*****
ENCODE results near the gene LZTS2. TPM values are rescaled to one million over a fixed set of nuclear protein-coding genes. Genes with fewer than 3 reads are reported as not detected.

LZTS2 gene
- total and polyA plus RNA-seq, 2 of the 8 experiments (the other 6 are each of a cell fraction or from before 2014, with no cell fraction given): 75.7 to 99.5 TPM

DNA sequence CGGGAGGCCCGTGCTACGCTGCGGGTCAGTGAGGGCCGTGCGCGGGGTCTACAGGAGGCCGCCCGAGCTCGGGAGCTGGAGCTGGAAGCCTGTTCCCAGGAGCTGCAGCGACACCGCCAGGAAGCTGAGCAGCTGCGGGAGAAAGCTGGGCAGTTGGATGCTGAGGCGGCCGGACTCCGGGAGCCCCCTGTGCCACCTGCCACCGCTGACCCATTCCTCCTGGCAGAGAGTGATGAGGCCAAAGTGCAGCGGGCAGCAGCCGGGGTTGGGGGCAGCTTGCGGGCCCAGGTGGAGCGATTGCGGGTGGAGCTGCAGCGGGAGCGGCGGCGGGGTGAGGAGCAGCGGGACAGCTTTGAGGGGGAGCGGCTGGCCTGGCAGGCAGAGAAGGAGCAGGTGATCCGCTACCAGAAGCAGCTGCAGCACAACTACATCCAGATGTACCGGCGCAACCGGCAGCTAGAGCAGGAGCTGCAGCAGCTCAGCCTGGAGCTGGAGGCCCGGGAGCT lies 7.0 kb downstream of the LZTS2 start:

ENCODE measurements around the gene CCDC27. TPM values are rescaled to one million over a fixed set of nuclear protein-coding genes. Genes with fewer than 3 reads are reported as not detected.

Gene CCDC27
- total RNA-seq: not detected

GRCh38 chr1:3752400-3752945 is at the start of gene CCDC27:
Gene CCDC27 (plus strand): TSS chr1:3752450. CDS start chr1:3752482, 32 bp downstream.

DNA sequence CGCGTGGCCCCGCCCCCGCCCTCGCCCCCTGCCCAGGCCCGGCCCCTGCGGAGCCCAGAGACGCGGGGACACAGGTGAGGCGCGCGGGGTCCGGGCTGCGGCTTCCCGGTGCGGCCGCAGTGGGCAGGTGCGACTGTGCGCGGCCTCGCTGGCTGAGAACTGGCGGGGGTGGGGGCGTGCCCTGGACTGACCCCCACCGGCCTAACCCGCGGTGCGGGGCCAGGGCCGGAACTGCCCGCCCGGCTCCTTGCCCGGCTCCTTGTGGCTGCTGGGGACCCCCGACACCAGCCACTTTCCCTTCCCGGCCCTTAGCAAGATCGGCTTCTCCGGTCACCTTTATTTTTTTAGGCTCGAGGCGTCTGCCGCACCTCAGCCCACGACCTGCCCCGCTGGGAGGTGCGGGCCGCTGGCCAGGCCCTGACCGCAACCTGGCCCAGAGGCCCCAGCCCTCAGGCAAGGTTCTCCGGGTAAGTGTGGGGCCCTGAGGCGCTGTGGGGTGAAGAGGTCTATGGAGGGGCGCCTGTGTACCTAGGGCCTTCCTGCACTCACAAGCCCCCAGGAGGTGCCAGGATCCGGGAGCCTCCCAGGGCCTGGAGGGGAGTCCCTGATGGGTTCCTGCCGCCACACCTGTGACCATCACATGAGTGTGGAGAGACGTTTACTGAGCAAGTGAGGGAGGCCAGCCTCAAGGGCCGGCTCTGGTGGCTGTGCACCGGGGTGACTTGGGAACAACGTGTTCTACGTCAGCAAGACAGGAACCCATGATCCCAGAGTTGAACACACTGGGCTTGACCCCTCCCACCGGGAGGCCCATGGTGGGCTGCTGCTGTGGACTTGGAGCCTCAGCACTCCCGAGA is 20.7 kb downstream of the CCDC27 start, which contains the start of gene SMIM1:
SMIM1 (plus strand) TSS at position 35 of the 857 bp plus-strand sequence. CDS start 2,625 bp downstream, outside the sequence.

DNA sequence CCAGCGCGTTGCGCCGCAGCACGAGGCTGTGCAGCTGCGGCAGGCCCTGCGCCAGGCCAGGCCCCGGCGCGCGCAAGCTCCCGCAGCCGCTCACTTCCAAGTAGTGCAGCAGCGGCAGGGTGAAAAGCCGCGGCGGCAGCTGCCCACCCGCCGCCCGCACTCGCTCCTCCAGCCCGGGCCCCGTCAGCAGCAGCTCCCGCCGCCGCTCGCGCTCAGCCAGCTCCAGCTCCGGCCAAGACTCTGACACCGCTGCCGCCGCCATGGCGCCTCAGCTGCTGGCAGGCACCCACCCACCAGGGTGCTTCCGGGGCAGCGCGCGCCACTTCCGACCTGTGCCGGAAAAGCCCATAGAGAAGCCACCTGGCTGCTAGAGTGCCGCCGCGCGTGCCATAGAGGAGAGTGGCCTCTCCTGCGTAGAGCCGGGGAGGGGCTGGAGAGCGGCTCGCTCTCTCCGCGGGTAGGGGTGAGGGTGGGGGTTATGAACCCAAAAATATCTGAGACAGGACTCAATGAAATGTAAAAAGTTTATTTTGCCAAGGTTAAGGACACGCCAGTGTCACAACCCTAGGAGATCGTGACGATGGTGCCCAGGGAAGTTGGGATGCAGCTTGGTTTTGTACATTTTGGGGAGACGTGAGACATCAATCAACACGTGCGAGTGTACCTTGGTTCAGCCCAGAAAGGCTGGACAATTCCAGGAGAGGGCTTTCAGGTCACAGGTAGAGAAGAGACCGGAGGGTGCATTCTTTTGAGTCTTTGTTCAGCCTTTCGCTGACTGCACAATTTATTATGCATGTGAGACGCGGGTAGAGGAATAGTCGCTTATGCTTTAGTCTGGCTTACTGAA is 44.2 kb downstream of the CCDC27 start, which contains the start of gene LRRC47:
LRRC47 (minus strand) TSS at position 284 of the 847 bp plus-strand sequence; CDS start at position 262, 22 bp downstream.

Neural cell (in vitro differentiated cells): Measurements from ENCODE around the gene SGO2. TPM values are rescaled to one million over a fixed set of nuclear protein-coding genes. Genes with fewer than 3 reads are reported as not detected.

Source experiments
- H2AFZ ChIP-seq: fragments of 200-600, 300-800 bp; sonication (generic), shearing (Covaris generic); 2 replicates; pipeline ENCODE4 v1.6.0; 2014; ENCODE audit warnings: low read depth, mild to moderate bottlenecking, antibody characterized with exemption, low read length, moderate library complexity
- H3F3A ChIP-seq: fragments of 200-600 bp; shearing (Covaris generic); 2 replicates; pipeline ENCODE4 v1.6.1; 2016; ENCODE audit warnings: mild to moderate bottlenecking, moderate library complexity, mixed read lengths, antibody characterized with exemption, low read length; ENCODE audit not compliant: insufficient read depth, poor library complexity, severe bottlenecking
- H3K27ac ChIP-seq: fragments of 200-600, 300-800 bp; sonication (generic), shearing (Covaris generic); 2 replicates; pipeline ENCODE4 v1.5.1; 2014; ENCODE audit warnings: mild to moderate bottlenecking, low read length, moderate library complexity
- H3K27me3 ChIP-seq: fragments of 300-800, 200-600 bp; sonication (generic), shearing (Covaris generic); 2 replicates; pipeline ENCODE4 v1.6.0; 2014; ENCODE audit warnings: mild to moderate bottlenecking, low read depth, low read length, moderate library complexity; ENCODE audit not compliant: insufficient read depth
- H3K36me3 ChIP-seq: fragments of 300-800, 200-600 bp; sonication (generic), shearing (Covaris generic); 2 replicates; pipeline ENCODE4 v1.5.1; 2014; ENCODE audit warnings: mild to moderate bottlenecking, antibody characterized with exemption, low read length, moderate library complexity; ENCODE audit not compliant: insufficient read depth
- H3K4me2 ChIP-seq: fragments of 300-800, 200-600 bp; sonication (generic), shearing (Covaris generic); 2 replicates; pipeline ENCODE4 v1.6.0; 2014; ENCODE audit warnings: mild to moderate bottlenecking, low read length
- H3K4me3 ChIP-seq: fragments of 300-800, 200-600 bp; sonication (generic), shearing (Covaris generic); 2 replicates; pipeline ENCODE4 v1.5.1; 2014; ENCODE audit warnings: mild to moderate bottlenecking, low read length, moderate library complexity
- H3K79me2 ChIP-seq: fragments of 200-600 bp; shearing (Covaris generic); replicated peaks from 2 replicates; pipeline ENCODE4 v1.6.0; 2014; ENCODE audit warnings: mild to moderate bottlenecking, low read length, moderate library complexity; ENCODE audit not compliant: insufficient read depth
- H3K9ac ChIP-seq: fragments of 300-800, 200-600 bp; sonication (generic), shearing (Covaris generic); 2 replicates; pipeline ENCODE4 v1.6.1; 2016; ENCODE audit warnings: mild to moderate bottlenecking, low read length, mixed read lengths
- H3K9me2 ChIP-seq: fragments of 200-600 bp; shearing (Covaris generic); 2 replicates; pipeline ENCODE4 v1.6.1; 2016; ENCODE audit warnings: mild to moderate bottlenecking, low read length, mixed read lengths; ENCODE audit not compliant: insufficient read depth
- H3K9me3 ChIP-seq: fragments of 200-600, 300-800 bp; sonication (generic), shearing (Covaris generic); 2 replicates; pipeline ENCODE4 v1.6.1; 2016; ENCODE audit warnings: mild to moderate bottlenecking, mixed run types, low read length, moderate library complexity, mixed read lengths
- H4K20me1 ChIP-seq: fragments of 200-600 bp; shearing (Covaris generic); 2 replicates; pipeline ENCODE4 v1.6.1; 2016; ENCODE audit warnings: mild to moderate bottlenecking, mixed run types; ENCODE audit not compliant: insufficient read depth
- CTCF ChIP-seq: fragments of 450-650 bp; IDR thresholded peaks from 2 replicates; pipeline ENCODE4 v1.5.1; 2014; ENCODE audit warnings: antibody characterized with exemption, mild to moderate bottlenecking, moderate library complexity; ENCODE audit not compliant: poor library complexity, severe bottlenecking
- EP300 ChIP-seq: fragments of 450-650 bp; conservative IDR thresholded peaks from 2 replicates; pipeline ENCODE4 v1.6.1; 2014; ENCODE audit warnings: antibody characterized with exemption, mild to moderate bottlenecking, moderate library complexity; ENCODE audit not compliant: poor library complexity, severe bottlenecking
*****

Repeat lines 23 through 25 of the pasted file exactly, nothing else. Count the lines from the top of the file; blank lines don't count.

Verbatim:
- H3K79me2 ChIP-seq: fragments of 200-600 bp; shearing (Covaris generic); replicated peaks from 2 replicates; pipeline ENCODE4 v1.6.0; 2014; ENCODE audit warnings: mild to moderate bottlenecking, low read length, moderate library complexity; ENCODE audit not compliant: insufficient read depth
- H3K9ac ChIP-seq: fragments of 300-800, 200-600 bp; sonication (generic), shearing (Covaris generic); 2 replicates; pipeline ENCODE4 v1.6.1; 2016; ENCODE audit warnings: mild to moderate bottlenecking, low read length, mixed read lengths
- H3K9me2 ChIP-seq: fragments of 200-600 bp; shearing (Covaris generic); 2 replicates; pipeline ENCODE4 v1.6.1; 2016; ENCODE audit warnings: mild to moderate bottlenecking, low read length, mixed read lengths; ENCODE audit not compliant: insufficient read depth